Nobody’s criminally unnoticed Soulmates was a solid work of urban beats, smooth and soulful jazz, and psychedelic rap, working as both a velvety soundtrack to the gritty Los Angeles cityscape and a showcase for the city’s underground hip hop scene. With tracks like the mysterious, smoky “For Those Who Never Dream” and the swirling, hallucinogenic rap “Shades of Orange” (which to this day remains one of my favorite songs), Soulmates established itself as one of the best albums of my then infant CD collection. So when I heard that Nobody (one Elvin Estela) was putting out a new album in late 2003, I was anticipating it to be another winner.
And upon listening to it, my expectations were fulfilled. Nobody has again managed to produce something outstanding. But this time around, he boasts a whole new sound. On Pacific Drift, Nobody’s once gritty urban style has transformed into something much sunnier, with his beats and baps dipped into a slick, golden coating of California sun and 60s soft rock and psychedelia. What comes out is something fun, innovative, and beautiful, and just as enjoyable as its predecessor.
To get a good sampling of what the album’s all about, one needn’t look further than the opening trio of songs. “Coming Up to the Surface…” is a buoyant, playful intro that bounces and kicks around for a little under two minutes before beeping into “White Folding Slowly [Into Blue Remix].” Based around retro keyboards, a hip hop beat, a phased backdrop of sound, and plenty of bleeps and chimes, it’s one of the album’s best examples of Nobody’s ability to make electronica and the music of the 1960s go hand in hand. The slower “The Beaches On Neptune” sounds even more like something out of the 60s, swaying back and forth with its nostalgic melody.
What comes next is one of the album’s real delights, the dreamy “Porpoise Song,” featuring vocals by Chris Gunst of Beachwood Sparks. Originally by The Monkees, Nobody reworks it beautifully, with swells of watery keyboard and vocal samples. Gunst, whose also contributed his voice to Dntel’s “Life Is Full Of Possibilities,” sings perfectly. This is just one of four different covers on the album, and it’s rivalled only by a later track, “Images of April,” as being the best.
“After The Summer Hits” continues with the same sunny sound as the first couple of songs, but “Psilo-Cycling (Trip ‘Round the Block)” takes a much more relaxed and pleasant approach. The song moves along innocently with bicycle bell rings and chimes and the sound of children playing, and it’s one of the prettiest and best cuts on the album. Another great cover song follows suit, the aforementioned “Images Of April.” Originally by Tom Rapp and featuring the vocals of Languis, it’s yet another slice of summery pop perfection, with a honeyed, liquid sample that soars along with buzzing keyboards.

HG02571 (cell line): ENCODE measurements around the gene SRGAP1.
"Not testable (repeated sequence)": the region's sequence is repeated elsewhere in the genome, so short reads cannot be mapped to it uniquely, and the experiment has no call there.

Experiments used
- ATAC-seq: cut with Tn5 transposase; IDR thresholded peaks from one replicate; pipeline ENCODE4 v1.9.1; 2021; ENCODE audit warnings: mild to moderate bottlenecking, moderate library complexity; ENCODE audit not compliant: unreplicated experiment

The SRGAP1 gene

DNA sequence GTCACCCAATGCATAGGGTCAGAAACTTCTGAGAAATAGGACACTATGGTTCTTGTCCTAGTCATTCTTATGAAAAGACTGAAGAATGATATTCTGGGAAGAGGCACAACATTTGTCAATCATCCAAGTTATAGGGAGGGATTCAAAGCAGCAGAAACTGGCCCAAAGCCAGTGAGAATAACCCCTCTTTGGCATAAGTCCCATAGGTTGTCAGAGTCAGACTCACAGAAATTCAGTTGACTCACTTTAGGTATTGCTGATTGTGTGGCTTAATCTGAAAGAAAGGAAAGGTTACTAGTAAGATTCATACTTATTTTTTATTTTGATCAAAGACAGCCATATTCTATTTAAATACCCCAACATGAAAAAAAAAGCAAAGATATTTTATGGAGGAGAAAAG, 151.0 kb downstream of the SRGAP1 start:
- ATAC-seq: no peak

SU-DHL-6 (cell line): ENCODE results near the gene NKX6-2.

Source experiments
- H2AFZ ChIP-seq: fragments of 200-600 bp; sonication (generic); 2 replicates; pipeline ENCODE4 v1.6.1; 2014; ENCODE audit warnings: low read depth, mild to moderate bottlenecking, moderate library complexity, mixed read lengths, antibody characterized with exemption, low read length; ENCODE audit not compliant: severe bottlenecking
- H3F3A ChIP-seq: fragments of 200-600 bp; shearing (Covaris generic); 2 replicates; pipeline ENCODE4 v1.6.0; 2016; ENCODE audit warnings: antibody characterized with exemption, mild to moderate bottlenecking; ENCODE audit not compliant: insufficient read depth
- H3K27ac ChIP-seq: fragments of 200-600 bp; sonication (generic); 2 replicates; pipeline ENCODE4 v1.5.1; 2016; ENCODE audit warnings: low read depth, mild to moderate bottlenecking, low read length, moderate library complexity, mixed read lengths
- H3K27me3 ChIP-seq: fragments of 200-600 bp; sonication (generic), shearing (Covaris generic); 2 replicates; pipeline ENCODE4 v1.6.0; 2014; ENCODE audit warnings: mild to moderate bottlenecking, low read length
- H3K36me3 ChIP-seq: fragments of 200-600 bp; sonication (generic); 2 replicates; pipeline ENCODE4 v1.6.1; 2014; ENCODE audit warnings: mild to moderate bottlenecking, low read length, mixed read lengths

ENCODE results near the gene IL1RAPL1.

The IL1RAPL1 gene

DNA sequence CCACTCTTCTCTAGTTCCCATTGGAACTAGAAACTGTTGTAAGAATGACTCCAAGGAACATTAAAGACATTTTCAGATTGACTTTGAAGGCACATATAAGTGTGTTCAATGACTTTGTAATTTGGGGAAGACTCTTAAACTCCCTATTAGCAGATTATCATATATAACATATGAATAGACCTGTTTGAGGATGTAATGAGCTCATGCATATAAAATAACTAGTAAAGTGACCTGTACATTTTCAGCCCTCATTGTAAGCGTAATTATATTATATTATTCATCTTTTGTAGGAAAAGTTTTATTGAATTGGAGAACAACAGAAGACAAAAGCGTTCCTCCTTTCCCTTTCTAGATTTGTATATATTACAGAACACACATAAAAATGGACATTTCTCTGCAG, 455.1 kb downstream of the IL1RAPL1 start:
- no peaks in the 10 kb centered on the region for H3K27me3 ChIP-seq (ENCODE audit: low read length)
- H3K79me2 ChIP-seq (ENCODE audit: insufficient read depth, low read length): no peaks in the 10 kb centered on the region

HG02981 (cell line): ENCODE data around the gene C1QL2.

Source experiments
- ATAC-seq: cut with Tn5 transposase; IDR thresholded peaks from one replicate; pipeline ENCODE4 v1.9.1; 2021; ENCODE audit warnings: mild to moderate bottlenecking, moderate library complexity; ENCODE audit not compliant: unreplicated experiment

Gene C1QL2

After that, Nobody keeps delivering the goods with songs like the autumnal “What Fall Brings” and the phased out “Electro-Acoustic.” If the album has a weak spot, it would be the penultimate track, “I Won’t Hurt You.” The last of the album’s covers (of The West Coast Pop Art Experimental Band), it features the singing of Jimmy Tamborello of Dntel and Postal Service fame. It would have been wiser for Tamborello to just stick with making music, rather than singing along to it, because he seems uninterested with his half-singing/half-talking. Bringing the song down further is the presence of a silly keyboard melody that sprouts up in the back of the mix during the last verse; it would sound more appropriate when paired with Oompa Loompas, perhaps. But despite these flaws, it’s still a pretty good song, and the positive aspects of it only add to the goodness of the record.
Like Manitoba’s Up in Flames, Nobody’s Pacific Drift is another one of those excellent releases to come out this year that is just bursting at the seams with vibrant and warm colors, sounds, and textures. However, Pacific Drift is perhaps much more blatantly steeped into the ‘60s psyche than Manitoba’s album. While I may be overstating the greatness of the album, I personally find it to be one of the year’s best, and can’t wait to hear more Nobody in upcoming years.
Written by Richie DeMaria.
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I've also written for Christ and Pop Culture, ScreenAnarchy, Filmwell, and Christian Research Journal. I pay the bills by creating beautiful user interfaces and websites for Firespring and Red Bicycle.